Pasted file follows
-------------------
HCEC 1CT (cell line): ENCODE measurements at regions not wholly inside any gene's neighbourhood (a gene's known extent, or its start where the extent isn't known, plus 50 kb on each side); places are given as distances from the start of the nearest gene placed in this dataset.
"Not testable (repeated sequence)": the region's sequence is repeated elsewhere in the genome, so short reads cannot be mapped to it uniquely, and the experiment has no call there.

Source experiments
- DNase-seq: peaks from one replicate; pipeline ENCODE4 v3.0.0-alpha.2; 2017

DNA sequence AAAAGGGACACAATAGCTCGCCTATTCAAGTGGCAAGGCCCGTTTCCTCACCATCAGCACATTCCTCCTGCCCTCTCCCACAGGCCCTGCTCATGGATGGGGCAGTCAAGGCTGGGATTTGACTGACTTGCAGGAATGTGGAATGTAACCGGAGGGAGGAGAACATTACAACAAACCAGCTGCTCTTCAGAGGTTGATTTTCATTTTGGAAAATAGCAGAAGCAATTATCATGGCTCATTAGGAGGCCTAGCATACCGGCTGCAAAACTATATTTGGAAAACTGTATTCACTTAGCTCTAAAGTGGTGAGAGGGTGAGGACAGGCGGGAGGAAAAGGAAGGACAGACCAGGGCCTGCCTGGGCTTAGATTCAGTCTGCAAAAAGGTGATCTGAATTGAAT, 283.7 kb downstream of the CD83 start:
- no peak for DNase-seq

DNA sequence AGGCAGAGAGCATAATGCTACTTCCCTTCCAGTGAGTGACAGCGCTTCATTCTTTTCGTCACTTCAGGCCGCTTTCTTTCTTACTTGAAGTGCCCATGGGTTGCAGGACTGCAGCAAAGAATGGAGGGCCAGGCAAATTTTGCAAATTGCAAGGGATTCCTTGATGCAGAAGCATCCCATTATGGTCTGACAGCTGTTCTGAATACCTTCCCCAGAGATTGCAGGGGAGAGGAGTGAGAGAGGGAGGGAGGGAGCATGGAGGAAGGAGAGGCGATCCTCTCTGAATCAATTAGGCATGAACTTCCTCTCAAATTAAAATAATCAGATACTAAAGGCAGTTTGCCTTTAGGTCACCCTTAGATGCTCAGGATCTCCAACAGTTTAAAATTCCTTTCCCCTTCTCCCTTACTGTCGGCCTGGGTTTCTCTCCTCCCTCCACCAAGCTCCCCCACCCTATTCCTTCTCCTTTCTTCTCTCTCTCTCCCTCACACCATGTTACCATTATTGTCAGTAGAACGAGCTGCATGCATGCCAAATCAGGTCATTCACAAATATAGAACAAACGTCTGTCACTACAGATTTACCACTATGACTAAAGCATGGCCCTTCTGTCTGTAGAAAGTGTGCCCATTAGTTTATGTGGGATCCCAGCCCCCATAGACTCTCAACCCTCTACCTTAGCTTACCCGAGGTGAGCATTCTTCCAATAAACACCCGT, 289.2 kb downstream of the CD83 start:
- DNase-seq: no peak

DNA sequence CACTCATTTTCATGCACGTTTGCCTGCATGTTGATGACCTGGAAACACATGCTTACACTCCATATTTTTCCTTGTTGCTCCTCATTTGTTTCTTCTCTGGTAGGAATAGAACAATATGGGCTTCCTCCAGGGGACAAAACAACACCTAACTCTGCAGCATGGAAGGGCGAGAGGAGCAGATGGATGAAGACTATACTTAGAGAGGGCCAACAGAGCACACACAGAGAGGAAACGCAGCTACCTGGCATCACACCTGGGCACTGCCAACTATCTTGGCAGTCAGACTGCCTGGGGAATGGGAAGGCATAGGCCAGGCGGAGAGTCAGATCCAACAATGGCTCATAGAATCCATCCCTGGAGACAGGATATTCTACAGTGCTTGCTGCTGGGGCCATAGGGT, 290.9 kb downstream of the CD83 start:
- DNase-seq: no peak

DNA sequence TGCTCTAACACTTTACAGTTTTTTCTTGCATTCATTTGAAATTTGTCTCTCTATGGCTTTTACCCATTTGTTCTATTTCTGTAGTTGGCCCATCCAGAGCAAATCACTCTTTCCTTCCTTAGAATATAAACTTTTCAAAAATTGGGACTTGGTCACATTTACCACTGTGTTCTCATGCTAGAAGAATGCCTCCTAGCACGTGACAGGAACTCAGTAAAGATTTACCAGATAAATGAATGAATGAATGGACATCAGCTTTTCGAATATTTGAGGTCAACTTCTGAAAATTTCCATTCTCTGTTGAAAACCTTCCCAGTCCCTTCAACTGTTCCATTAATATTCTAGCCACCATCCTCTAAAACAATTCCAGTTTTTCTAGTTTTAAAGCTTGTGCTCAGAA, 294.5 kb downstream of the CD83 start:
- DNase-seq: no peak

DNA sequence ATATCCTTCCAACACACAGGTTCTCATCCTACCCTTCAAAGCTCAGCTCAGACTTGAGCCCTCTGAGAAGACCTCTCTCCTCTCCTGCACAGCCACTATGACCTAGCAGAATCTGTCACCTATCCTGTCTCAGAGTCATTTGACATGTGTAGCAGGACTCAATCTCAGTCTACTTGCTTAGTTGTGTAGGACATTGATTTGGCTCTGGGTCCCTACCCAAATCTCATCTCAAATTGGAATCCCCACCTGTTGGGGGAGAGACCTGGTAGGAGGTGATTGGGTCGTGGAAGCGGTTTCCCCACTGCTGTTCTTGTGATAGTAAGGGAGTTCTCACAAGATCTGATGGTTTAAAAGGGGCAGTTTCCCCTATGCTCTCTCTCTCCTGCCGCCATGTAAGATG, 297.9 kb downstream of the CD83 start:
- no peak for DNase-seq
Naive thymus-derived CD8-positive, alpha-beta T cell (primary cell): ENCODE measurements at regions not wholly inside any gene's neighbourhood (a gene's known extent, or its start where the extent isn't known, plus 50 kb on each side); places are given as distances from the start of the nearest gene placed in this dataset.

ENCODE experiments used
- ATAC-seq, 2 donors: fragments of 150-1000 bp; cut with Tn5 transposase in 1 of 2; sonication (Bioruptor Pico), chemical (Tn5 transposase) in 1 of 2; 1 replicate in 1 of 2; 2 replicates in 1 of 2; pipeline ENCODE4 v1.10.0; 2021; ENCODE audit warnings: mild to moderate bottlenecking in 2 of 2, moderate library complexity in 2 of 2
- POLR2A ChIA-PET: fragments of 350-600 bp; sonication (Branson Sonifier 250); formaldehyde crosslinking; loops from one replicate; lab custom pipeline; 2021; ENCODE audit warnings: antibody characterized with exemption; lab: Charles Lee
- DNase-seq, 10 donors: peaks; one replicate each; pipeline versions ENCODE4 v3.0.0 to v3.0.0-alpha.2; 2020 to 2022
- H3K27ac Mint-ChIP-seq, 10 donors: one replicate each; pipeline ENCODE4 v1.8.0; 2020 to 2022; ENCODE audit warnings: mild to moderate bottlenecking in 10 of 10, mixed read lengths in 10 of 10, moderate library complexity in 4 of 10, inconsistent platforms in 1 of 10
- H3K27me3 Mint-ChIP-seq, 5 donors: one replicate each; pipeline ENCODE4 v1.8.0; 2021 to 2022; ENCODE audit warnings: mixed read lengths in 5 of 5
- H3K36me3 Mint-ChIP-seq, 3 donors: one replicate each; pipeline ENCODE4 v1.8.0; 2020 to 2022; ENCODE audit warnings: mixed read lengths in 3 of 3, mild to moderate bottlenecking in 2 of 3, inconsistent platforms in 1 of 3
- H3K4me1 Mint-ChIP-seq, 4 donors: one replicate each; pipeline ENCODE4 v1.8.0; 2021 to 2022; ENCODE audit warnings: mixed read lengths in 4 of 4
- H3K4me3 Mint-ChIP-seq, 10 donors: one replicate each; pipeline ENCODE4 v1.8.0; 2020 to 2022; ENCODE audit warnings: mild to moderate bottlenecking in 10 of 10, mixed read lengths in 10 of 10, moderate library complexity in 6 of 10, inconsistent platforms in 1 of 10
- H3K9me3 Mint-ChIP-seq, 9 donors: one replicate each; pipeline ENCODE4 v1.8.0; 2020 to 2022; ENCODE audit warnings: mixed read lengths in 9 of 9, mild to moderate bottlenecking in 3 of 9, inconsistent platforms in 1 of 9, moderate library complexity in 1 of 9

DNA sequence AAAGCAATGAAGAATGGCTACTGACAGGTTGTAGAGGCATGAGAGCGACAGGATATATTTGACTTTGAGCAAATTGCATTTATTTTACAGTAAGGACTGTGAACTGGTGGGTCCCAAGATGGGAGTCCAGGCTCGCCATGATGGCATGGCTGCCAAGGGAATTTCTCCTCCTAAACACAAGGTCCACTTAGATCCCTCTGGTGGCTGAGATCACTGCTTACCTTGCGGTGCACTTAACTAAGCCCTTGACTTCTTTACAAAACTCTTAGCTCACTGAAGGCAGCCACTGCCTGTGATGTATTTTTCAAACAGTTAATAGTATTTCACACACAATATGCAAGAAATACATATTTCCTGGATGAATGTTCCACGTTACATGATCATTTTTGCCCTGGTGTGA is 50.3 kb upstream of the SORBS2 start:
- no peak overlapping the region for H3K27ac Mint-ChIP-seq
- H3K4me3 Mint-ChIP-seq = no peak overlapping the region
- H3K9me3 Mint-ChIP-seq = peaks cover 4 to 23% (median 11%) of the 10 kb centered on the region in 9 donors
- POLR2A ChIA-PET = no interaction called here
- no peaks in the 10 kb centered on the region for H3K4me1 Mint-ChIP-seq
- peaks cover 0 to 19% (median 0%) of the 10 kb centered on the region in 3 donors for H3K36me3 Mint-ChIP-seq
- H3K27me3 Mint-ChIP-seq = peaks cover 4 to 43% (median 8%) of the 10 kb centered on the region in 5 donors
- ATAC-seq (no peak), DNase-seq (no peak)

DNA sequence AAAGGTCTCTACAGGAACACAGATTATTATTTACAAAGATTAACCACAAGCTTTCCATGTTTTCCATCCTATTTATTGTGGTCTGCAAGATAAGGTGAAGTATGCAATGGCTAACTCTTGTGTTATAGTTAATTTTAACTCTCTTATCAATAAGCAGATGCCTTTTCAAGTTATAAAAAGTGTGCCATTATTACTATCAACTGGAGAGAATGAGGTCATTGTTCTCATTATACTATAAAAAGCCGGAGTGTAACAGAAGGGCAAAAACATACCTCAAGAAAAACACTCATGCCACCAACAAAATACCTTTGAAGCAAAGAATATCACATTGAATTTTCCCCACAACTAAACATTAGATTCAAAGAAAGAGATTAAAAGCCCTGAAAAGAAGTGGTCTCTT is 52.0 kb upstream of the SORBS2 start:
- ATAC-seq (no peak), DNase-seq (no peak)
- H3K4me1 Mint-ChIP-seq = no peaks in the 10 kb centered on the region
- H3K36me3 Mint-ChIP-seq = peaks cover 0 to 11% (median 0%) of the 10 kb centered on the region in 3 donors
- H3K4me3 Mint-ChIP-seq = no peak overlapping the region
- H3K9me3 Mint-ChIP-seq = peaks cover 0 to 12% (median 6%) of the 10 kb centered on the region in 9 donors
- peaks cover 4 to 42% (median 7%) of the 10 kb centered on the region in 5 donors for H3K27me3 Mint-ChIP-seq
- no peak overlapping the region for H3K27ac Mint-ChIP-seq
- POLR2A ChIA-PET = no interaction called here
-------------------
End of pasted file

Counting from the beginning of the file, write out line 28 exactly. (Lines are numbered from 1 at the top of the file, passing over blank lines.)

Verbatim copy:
- H3K4me3 Mint-ChIP-seq = no peak overlapping the region